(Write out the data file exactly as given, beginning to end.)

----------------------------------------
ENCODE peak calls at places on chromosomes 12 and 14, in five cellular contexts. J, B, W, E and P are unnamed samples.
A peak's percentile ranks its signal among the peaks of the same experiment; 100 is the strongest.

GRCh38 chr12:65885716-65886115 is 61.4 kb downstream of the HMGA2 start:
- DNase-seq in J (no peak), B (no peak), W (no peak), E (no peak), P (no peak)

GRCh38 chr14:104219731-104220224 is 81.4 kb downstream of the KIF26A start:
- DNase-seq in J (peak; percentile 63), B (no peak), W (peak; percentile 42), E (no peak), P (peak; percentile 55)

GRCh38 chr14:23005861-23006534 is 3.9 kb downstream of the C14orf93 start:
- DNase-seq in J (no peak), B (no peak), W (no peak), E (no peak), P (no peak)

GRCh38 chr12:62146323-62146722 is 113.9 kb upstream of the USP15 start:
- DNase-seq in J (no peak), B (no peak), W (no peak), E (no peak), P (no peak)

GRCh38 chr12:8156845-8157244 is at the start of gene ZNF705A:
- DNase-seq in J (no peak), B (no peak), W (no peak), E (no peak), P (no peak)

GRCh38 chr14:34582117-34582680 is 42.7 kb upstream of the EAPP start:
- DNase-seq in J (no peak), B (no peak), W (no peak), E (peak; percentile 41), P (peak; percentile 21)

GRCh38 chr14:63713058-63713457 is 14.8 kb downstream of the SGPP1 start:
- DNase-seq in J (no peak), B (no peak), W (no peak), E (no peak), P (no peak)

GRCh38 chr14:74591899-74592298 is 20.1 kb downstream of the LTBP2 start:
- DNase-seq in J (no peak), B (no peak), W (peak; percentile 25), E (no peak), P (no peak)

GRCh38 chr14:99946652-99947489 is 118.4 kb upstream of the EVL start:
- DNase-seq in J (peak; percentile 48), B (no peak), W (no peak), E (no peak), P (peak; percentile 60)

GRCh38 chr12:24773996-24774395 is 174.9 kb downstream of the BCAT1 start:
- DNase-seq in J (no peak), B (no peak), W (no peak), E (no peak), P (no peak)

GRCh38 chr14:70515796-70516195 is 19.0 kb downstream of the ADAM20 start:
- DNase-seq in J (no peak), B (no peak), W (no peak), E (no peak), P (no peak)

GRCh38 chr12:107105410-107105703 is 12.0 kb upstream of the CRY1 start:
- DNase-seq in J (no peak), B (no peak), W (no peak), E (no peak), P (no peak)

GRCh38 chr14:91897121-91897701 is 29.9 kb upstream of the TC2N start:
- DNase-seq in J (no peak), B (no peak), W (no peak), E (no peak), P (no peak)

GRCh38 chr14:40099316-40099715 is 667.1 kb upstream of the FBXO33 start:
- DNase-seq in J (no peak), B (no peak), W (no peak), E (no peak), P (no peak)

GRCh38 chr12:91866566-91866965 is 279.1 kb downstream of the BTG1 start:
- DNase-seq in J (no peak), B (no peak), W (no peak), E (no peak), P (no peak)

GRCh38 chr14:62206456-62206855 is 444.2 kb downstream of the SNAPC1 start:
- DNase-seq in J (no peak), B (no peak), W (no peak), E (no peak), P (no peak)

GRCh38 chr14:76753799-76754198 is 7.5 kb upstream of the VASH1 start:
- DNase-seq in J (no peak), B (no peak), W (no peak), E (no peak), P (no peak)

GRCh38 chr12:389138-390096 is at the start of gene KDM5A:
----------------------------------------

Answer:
ENCODE peak calls at places on chromosomes 12 and 14, in five cellular contexts. J, B, W, E and P are unnamed samples.
A peak's percentile ranks its signal among the peaks of the same experiment; 100 is the strongest.

GRCh38 chr12:65885716-65886115 is 61.4 kb downstream of the HMGA2 start:
- DNase-seq in J (no peak), B (no peak), W (no peak), E (no peak), P (no peak)

GRCh38 chr14:104219731-104220224 is 81.4 kb downstream of the KIF26A start:
- DNase-seq in J (peak; percentile 63), B (no peak), W (peak; percentile 42), E (no peak), P (peak; percentile 55)

GRCh38 chr14:23005861-23006534 is 3.9 kb downstream of the C14orf93 start:
- DNase-seq in J (no peak), B (no peak), W (no peak), E (no peak), P (no peak)

GRCh38 chr12:62146323-62146722 is 113.9 kb upstream of the USP15 start:
- DNase-seq in J (no peak), B (no peak), W (no peak), E (no peak), P (no peak)

GRCh38 chr12:8156845-8157244 is at the start of gene ZNF705A:
- DNase-seq in J (no peak), B (no peak), W (no peak), E (no peak), P (no peak)

GRCh38 chr14:34582117-34582680 is 42.7 kb upstream of the EAPP start:
- DNase-seq in J (no peak), B (no peak), W (no peak), E (peak; percentile 41), P (peak; percentile 21)

GRCh38 chr14:63713058-63713457 is 14.8 kb downstream of the SGPP1 start:
- DNase-seq in J (no peak), B (no peak), W (no peak), E (no peak), P (no peak)

GRCh38 chr14:74591899-74592298 is 20.1 kb downstream of the LTBP2 start:
- DNase-seq in J (no peak), B (no peak), W (peak; percentile 25), E (no peak), P (no peak)

GRCh38 chr14:99946652-99947489 is 118.4 kb upstream of the EVL start:
- DNase-seq in J (peak; percentile 48), B (no peak), W (no peak), E (no peak), P (peak; percentile 60)

GRCh38 chr12:24773996-24774395 is 174.9 kb downstream of the BCAT1 start:
- DNase-seq in J (no peak), B (no peak), W (no peak), E (no peak), P (no peak)

GRCh38 chr14:70515796-70516195 is 19.0 kb downstream of the ADAM20 start:
- DNase-seq in J (no peak), B (no peak), W (no peak), E (no peak), P (no peak)

GRCh38 chr12:107105410-107105703 is 12.0 kb upstream of the CRY1 start:
- DNase-seq in J (no peak), B (no peak), W (no peak), E (no peak), P (no peak)

GRCh38 chr14:91897121-91897701 is 29.9 kb upstream of the TC2N start:
- DNase-seq in J (no peak), B (no peak), W (no peak), E (no peak), P (no peak)

GRCh38 chr14:40099316-40099715 is 667.1 kb upstream of the FBXO33 start:
- DNase-seq in J (no peak), B (no peak), W (no peak), E (no peak), P (no peak)

GRCh38 chr12:91866566-91866965 is 279.1 kb downstream of the BTG1 start:
- DNase-seq in J (no peak), B (no peak), W (no peak), E (no peak), P (no peak)

GRCh38 chr14:62206456-62206855 is 444.2 kb downstream of the SNAPC1 start:
- DNase-seq in J (no peak), B (no peak), W (no peak), E (no peak), P (no peak)

GRCh38 chr14:76753799-76754198 is 7.5 kb upstream of the VASH1 start:
- DNase-seq in J (no peak), B (no peak), W (no peak), E (no peak), P (no peak)

GRCh38 chr12:389138-390096 is at the start of gene KDM5A: